West Virginia welcomes charter schools, educational freedom with help of the Cardinal Institute
On July 1, West Virginia Governor Jim Justice signed House Bill 206 into law, expanding educational options in the Mountain State. This win for West Virginia students came after years of advocacy by the Cardinal Institute, the state’s sole Atlas Network partner. Through op-eds informing the public, appearances on a variety of radio and television shows, and by bringing in national experts to give testimony to the legislature, Cardinal Institute’s work ensures that students will have additional access to better public schools and—for the first time—will have the chance to attend charter schools within the state.
“HB 206 does two notable new things,” explained Cardinal Institute’s development director, Jessi Troyan. “First, it introduces an open enrollment policy where students are more easily able to transfer into a public school other than where they are residentially assigned—giving families a taste of choice and freedom in education within a familiar setting. Second, this legislation allows for the first-ever charter schools to be opened in West Virginia.”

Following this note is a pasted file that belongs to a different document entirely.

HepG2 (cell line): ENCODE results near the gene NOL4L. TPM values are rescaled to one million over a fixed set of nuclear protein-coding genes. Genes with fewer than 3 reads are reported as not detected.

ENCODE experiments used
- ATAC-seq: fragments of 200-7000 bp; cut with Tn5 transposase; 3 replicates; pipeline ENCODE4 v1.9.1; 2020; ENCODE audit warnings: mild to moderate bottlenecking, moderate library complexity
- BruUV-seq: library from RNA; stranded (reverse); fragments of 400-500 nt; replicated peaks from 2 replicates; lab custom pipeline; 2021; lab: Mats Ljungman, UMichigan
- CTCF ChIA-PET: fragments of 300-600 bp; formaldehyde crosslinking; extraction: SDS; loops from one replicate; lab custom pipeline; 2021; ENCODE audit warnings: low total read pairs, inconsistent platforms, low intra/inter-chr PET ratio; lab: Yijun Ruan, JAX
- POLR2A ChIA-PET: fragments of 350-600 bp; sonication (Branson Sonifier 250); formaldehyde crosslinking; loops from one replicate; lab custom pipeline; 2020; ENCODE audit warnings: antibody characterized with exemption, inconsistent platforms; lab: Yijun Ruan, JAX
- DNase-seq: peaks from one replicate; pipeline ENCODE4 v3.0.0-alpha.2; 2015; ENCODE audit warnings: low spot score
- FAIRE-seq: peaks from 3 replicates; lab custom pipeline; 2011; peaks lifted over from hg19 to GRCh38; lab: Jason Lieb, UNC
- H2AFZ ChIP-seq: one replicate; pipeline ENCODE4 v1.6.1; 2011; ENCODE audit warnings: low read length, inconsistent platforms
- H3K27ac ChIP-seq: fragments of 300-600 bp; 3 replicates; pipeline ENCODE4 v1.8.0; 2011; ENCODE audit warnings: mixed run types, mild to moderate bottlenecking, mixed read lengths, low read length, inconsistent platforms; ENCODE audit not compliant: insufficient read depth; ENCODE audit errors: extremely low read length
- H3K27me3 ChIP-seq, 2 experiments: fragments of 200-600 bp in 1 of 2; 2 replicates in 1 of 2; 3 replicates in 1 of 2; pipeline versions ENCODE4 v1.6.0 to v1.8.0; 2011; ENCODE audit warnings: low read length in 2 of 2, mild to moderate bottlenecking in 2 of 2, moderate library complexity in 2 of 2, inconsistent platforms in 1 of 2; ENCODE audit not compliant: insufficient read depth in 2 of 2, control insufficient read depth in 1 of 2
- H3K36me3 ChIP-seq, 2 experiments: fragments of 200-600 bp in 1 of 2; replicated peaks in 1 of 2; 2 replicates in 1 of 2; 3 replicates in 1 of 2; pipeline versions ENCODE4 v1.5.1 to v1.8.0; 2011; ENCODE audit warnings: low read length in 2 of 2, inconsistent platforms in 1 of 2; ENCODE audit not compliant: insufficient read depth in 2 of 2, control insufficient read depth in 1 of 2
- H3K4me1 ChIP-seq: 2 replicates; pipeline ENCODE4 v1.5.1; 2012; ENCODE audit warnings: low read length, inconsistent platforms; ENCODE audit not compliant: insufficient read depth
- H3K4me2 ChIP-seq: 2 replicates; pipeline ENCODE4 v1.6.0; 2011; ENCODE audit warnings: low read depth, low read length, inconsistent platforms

The introduction of charter schools in West Virginia represents a hard-fought win for freedom in a struggle that spans almost a decade.
Troyan notes that in 2009, legislation was introduced by Democratic senators in a Democrat-trifecta government to allow charter schools and was subsequently defeated mostly due to opposition from the teachers’ unions and other unions in the state. Cardinal Institute began a concerted education program to educate the public, legislators, and other involved stakeholders on the necessity of choice, freedom, and alternatives to traditional public education. With Cardinal Institute’s leadership helping to define the debate, Troyan believes that there was enough of a shift in politics, policy discussion, and public knowledge that enabled the passage of legislation.
The new law means that old barriers blocking students from a chance to thrive have been torn down and replaced with new opportunities for parents struggling to provide their children with the best education possible.
“For West Virginia families, this means that more students will have access to an education that best fits their needs, aspirations, and aptitudes, regardless of family income or zip code,” concluded Troyan. “For friends of liberty in the Mountain State, this legislation is indicative of a major symbolic win in recognizing the fundamental virtue of choice. It is no longer ‘business as usual’ in West Virginia, and a monopoly on the public school system is no longer good enough.”